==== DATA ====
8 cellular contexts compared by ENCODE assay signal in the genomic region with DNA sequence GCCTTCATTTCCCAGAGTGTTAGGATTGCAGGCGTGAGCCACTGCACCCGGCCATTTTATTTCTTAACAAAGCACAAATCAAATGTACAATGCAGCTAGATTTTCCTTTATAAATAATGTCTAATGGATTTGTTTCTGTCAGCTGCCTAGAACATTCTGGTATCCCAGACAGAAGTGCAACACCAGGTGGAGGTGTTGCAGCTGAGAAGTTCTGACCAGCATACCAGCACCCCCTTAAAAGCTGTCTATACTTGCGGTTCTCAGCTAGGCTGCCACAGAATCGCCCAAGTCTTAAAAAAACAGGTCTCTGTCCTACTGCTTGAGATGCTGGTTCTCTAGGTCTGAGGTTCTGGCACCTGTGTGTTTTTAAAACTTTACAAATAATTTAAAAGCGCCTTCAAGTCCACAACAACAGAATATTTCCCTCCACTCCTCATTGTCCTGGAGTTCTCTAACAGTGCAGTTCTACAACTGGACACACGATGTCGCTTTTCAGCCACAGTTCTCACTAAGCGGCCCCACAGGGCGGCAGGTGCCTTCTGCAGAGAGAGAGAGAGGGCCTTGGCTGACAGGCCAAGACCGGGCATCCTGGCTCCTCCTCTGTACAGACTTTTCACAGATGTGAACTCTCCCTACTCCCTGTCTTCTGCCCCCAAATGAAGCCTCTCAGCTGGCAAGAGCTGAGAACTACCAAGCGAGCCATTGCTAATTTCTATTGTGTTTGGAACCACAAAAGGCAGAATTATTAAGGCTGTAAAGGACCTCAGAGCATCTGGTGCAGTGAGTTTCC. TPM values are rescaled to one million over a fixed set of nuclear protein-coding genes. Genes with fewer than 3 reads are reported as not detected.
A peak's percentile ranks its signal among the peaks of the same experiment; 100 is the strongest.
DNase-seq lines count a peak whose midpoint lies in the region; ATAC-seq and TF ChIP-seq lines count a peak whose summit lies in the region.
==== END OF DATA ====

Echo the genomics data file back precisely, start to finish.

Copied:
8 cellular contexts compared by ENCODE assay signal in the genomic region with DNA sequence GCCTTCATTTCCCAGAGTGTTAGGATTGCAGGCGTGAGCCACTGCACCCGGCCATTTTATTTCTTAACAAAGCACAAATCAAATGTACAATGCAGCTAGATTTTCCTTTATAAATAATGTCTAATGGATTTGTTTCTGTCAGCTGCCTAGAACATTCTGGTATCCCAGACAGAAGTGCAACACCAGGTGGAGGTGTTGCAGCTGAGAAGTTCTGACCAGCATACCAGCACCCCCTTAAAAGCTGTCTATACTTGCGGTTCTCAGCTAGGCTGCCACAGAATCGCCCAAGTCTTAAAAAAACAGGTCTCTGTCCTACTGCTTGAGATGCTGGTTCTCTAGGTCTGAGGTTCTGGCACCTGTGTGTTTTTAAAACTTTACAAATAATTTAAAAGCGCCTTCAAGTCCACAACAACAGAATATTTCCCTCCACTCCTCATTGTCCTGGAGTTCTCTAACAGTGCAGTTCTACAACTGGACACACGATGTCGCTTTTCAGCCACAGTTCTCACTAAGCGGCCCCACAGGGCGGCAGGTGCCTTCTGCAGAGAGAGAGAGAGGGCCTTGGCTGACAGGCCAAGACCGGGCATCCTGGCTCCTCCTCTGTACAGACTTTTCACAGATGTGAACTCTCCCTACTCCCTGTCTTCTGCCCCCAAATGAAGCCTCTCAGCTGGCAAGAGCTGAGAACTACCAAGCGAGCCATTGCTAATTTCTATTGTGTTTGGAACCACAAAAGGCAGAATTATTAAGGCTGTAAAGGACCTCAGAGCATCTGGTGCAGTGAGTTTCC. TPM values are rescaled to one million over a fixed set of nuclear protein-coding genes. Genes with fewer than 3 reads are reported as not detected.
A peak's percentile ranks its signal among the peaks of the same experiment; 100 is the strongest.
DNase-seq lines count a peak whose midpoint lies in the region; ATAC-seq and TF ChIP-seq lines count a peak whose summit lies in the region.